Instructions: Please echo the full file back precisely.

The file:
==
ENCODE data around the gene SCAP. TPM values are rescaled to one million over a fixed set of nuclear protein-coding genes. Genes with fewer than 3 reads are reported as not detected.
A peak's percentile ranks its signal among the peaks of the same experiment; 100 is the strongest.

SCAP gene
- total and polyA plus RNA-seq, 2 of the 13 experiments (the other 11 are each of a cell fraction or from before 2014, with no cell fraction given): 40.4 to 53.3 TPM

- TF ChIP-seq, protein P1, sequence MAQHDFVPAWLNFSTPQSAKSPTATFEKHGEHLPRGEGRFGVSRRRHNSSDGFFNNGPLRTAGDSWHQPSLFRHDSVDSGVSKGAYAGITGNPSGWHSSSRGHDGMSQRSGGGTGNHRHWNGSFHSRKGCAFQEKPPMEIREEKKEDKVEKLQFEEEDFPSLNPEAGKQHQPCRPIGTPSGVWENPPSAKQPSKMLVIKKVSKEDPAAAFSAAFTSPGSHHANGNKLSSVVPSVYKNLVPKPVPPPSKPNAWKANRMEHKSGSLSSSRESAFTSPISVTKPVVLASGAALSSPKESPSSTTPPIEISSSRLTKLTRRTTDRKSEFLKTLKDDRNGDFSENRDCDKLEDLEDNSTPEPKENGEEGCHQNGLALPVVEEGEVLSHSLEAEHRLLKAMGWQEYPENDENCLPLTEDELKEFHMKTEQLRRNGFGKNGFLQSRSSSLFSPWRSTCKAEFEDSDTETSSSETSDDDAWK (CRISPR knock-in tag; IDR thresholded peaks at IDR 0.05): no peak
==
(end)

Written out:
ENCODE data around the gene SCAP. TPM values are rescaled to one million over a fixed set of nuclear protein-coding genes. Genes with fewer than 3 reads are reported as not detected.
A peak's percentile ranks its signal among the peaks of the same experiment; 100 is the strongest.

SCAP gene
- total and polyA plus RNA-seq, 2 of the 13 experiments (the other 11 are each of a cell fraction or from before 2014, with no cell fraction given): 40.4 to 53.3 TPM

- TF ChIP-seq, protein P1, sequence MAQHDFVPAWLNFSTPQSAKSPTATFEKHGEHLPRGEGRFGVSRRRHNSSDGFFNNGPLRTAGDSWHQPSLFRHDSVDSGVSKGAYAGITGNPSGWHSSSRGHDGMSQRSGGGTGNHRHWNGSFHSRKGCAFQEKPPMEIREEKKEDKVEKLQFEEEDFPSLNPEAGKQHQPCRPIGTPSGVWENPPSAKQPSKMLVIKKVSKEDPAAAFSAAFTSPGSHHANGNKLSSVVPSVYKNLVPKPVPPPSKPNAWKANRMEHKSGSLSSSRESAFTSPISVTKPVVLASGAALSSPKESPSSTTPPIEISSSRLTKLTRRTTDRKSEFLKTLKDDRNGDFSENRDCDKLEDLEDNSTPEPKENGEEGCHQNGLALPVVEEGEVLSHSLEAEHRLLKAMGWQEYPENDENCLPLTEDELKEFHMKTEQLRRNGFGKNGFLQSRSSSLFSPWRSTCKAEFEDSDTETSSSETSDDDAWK (CRISPR knock-in tag; IDR thresholded peaks at IDR 0.05): no peak